Country Life

Take five: Christmas illustrati­ons


ILLUSTRATO­RS from the 19th century forged Britain’s view of Christmas (although, mercifully, season’s greetings featuring stabbed frogs have fallen out of fashion). Here’s our pick of five influentia­l works:

1. Robert Seymour’s plates for The Book of Christmas (1836): Old Christmas riding a goat may raise eyebrows, but Seymour reinvigora­ted the 17th-century idea that a wizened man with a beard—albeit more carousing than benevolent—was part of the festivitie­s

2. John Callcott Horsley’s Greeting Card (1843): the Royal Academicia­n painted a festive portrait of V&A director Sir Henry Cole and his family, then the crafty Sir Henry sent printed copies to friends, but also started selling them for a shilling each—and the Christmas card was born

3. J. L. Williams’s Christmas Tree at Windsor Castle (1848): this image of the Royal Family gathered around a conifer dripping with candles and sweets sparked a tree-decorating frenzy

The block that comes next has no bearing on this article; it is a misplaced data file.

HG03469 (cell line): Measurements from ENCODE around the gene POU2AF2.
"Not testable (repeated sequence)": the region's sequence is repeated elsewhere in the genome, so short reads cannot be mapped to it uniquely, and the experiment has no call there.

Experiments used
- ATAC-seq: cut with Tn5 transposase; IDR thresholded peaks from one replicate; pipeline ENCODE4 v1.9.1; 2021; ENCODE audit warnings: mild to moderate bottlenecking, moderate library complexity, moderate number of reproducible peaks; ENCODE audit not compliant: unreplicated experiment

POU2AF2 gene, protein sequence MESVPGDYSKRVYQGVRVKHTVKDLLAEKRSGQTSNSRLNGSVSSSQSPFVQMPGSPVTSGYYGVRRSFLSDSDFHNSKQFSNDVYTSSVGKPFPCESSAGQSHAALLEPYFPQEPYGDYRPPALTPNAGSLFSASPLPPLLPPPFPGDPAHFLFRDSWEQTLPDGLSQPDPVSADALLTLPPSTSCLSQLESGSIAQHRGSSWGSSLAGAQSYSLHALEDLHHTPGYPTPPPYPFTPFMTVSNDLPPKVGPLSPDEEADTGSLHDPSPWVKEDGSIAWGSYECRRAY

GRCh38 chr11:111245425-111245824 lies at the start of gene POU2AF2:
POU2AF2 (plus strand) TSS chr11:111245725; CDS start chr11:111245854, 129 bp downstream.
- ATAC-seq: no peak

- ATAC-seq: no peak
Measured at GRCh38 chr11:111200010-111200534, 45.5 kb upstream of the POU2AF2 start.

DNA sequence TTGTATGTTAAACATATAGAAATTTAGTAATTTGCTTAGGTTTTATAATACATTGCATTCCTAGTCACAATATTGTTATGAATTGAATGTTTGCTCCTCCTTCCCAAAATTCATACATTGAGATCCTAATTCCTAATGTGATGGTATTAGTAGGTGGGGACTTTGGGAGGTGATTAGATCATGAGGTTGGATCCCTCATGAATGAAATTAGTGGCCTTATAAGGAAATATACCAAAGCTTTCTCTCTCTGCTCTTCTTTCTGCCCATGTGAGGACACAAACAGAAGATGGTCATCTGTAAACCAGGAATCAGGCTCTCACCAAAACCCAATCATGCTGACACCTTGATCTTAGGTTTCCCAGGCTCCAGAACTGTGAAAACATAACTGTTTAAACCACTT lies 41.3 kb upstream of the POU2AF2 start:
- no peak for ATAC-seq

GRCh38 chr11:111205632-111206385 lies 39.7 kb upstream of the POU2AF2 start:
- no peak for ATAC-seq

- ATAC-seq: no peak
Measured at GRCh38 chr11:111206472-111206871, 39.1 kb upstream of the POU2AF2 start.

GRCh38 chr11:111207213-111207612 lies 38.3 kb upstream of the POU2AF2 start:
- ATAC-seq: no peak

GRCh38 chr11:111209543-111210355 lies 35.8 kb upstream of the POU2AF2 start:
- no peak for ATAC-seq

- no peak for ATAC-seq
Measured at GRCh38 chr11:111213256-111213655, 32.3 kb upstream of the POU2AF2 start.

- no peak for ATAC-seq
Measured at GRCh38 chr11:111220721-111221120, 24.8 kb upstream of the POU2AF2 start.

4. Thomas Nast’s Santa Claus (1880s; right): in 1862, the American illustrato­r had wrapped St Nick in a star-spangled coat, but later turned him into a jovial old man with a white beard and a sizeable paunch. As Santa merged with Father Christmas, he brought along the looks Nast had given him

5. Punch’s two Father Christmase­s (1896–97): one illustrati­on dismissed the holly-crowned merrymaker of yore as ‘Father Christmas not-up-to-date’; the other, the modish version, portrayed the now-familiar, rotund figure laden with toys, albeit dashing through the snow in a fourwheele­d log-mobile (which beats a onehorse open sleigh any time)

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